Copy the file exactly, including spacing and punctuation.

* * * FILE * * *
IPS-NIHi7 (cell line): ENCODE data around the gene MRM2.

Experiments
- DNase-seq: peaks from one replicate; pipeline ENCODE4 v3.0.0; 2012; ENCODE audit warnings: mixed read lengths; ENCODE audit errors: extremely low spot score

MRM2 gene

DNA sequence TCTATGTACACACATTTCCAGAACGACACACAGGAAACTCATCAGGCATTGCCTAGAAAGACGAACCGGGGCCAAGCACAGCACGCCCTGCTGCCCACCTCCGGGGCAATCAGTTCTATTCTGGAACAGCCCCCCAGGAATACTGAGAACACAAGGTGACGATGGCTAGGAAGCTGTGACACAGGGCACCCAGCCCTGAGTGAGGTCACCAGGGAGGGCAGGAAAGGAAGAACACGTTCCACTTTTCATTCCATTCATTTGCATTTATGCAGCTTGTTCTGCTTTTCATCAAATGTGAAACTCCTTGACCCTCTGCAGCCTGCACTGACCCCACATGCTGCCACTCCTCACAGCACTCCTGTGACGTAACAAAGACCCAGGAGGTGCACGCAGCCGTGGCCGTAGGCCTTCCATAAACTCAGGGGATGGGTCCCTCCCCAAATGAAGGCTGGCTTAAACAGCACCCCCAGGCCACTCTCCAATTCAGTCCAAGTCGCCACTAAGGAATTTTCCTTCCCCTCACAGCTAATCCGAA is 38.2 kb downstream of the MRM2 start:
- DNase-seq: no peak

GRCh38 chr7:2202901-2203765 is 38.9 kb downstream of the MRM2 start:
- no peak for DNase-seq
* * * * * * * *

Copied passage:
IPS-NIHi7 (cell line): ENCODE data around the gene MRM2.

Experiments
- DNase-seq: peaks from one replicate; pipeline ENCODE4 v3.0.0; 2012; ENCODE audit warnings: mixed read lengths; ENCODE audit errors: extremely low spot score

MRM2 gene

DNA sequence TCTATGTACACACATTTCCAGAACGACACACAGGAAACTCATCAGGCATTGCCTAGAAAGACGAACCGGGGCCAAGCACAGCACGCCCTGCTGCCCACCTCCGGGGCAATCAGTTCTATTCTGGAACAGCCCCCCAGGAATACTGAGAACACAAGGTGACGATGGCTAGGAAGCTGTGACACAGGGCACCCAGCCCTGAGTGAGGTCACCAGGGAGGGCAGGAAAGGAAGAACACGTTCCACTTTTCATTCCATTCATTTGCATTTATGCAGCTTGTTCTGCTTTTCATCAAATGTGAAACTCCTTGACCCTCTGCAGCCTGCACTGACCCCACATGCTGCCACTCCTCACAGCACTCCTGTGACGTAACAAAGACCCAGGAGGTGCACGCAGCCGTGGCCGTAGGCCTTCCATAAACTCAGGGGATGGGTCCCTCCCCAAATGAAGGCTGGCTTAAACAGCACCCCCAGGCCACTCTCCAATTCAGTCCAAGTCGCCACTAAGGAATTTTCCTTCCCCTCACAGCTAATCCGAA is 38.2 kb downstream of the MRM2 start:
- DNase-seq: no peak

GRCh38 chr7:2202901-2203765 is 38.9 kb downstream of the MRM2 start:
- no peak for DNase-seq